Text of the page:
Beginning in March 2008 and extending through the last Democratic primaries of early June, the United States witnessed the most brazen demonization in its history of a person based on his race, his creed, and his ties to a presidential candidate. One major purpose behind these attacks was to use the demonized figure to discredit the politician. But participation in the attacks also fed the voracious, twenty-four-hour-aday media appetite, and quickly took on a life of its own. When we look back at the ugly spectacle then taking place, the evidence suggests that, despite much optimism about narrowing racial divides and an emerging “post-racial” consciousness, something much closer to the opposite had gripped America.
Jean Bricmont’s concept “humanitarian imperialism” succinctly captures a dilemma that has faced Western leaders and the Western intellectual community since the collapse of the Soviet Union. From the origins of the Cold War, there was a reflexive justification for every resort to force and terror, subversion and economic strangulation: the acts were undertaken in defense against what John F. Kennedy called “the monolithic and ruthless conspiracy” based in the Kremlin (or sometimes in Beijing), a force of unmitigated evil dedicated to extending its brutal sway over the entire world. The formula covered just about every imaginable case of intervention, no matter what the facts might be. But with the Soviet Union gone, either the policies would have to change, or new justifications would have to be devised. It became clear very quickly which course would be followed, casting new light on what had come before, and on the institutional basis of policy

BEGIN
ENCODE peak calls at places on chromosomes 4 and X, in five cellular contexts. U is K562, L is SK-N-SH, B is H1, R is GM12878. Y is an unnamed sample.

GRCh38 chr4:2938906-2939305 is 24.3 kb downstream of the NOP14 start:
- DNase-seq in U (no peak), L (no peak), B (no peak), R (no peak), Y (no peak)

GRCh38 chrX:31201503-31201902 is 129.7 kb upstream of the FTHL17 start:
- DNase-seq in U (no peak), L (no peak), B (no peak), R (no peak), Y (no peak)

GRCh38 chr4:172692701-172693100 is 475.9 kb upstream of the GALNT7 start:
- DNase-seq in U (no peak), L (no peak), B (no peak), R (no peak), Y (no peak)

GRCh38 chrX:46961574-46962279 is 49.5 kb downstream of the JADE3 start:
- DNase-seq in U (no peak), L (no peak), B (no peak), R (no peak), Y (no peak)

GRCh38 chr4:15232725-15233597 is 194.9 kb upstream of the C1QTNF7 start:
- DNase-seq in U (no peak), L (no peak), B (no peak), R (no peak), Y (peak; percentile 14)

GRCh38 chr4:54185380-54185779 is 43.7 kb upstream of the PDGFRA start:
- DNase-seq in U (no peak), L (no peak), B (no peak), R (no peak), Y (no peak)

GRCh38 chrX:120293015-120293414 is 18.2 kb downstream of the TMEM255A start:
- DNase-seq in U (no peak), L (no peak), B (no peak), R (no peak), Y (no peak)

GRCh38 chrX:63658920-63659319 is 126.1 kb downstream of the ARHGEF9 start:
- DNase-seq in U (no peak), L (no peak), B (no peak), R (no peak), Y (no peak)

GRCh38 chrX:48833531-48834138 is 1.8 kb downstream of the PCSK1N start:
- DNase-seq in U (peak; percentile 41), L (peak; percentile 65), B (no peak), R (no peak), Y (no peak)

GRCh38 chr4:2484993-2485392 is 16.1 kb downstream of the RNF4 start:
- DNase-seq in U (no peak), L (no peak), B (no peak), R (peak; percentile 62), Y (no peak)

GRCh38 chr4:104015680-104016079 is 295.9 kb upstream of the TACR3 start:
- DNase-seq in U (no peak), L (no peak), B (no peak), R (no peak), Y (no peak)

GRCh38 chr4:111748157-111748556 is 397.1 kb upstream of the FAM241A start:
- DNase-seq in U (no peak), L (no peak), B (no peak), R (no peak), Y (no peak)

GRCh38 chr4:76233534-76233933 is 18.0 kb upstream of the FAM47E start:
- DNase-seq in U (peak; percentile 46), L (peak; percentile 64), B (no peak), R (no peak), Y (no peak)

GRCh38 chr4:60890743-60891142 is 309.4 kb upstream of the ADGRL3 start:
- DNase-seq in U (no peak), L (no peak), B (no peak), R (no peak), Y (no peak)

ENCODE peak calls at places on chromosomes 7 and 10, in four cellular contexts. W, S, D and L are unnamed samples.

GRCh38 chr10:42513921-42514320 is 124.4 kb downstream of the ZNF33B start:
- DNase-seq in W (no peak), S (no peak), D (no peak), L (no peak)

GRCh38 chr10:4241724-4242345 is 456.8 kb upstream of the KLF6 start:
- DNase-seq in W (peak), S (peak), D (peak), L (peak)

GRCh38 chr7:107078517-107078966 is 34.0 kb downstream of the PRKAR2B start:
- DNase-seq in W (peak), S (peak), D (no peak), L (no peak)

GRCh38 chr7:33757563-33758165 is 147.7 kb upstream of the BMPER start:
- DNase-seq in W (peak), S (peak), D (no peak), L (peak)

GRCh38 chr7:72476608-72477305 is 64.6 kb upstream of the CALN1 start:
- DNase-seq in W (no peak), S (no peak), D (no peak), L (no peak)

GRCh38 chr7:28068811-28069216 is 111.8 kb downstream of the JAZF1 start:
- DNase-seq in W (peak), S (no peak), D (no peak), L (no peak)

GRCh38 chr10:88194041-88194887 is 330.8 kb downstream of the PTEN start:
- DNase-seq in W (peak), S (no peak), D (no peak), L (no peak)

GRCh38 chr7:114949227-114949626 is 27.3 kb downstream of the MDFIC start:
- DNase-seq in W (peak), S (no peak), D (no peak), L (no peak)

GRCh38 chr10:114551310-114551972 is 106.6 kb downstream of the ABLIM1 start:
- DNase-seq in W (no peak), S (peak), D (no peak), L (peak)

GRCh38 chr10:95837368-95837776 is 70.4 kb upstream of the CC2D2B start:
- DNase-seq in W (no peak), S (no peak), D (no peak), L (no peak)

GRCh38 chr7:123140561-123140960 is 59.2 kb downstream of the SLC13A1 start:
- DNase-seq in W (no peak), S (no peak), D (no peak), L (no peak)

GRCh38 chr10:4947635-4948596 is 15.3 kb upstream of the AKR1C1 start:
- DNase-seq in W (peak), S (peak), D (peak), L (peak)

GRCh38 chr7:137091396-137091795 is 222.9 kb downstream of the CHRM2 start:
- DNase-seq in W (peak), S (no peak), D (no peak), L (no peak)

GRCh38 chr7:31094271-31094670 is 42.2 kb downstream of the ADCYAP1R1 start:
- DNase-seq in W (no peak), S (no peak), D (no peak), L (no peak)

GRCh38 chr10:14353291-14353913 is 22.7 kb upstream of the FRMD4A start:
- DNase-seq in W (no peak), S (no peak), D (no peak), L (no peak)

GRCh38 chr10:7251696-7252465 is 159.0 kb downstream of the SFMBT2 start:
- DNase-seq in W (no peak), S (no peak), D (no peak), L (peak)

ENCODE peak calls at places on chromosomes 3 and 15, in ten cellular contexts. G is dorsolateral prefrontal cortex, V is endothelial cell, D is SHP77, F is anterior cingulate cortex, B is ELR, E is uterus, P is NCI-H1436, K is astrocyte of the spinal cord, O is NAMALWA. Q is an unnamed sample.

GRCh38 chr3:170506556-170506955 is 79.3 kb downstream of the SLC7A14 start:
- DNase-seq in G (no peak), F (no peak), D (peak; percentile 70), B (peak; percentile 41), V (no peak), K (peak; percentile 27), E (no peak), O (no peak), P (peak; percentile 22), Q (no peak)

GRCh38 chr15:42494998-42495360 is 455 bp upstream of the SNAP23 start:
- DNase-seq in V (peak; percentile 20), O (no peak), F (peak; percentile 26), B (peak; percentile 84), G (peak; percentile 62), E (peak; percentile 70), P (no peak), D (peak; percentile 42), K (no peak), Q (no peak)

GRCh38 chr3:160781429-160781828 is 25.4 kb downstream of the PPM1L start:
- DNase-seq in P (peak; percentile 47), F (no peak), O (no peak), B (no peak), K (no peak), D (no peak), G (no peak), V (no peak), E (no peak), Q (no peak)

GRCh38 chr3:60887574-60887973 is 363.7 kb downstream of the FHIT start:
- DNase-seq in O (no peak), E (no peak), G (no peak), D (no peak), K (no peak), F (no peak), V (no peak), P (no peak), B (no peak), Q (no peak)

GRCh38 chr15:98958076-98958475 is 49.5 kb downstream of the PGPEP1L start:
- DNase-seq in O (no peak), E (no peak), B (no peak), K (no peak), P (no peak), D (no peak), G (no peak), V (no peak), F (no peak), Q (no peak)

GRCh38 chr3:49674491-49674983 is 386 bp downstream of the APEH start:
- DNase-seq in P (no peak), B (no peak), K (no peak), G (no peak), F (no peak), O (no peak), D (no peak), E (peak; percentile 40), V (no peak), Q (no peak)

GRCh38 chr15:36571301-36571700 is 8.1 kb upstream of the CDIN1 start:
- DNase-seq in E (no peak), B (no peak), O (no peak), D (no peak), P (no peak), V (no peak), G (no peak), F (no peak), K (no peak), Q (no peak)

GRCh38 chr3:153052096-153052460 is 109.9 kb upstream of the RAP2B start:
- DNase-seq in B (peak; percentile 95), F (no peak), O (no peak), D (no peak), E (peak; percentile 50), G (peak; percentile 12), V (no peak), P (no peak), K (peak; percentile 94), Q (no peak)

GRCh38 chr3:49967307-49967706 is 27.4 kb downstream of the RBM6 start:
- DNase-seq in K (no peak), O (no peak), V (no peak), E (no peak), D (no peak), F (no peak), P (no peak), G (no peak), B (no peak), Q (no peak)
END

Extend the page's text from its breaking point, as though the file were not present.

All social scholarship ultimately is about understanding the world to change it, even if the change we want is to preserve that which we most treasure in the status quo. This is especially and immediately true for political economy of media as a field of study, where research has a direct and important relationship with policies and structures that shape media and communication and influence the course of society. Because of this, too, the political economy of communication has had a direct relationship with policy makers and citizens outside the academy. The work, more than most other areas, cannot survive if it is “academic.” That is why the burgeoning media reform movement in the United States is so important for the field. This is a movement, astonishingly, based almost directly upon core political economic research
Marge Piercy is the author of Pesach for the Rest of Us: Making the Passover Seder Your Own (Schocken, 2007). Her most recent novel is Sex Wars: A Novel of the Turbulent Post-Civil War Period (New York: William Morrow, 2005) and her newest book of poetry is The Crooked Inheritance (Knopf, 2006)
Roxanne Dunbar-Ortiz, Roots of Resistance: A History of Land Tenure in New Mexico (Norman: University of Oklahoma Press, 2007), 239 pages, paperback, $19.95.
Sometimes you can judge a book by its cover. The cover art of Roots of Resistance is powerful and angry. The stark geometric design, formed by swatches of blazing orange and slashes of smoldering earth tones all descending from cosmos into chaos, highlights abstract images of the suffering, enslavement, and death of the Acoma people at the hands of a Spanish punitive expedition in 1599: falling bodies, inverted crosses, dismembered feet—the punishment inflicted on all the male residents of the pueblo over the age of twenty-five. The original 2005 oil painting by Acoma Indian artist and activist Maurus Chino, titled Acoma 1599, Acoma, Beloved Acoma, Ancient of Days, contains more than enough raw energy to illuminate the history it recalls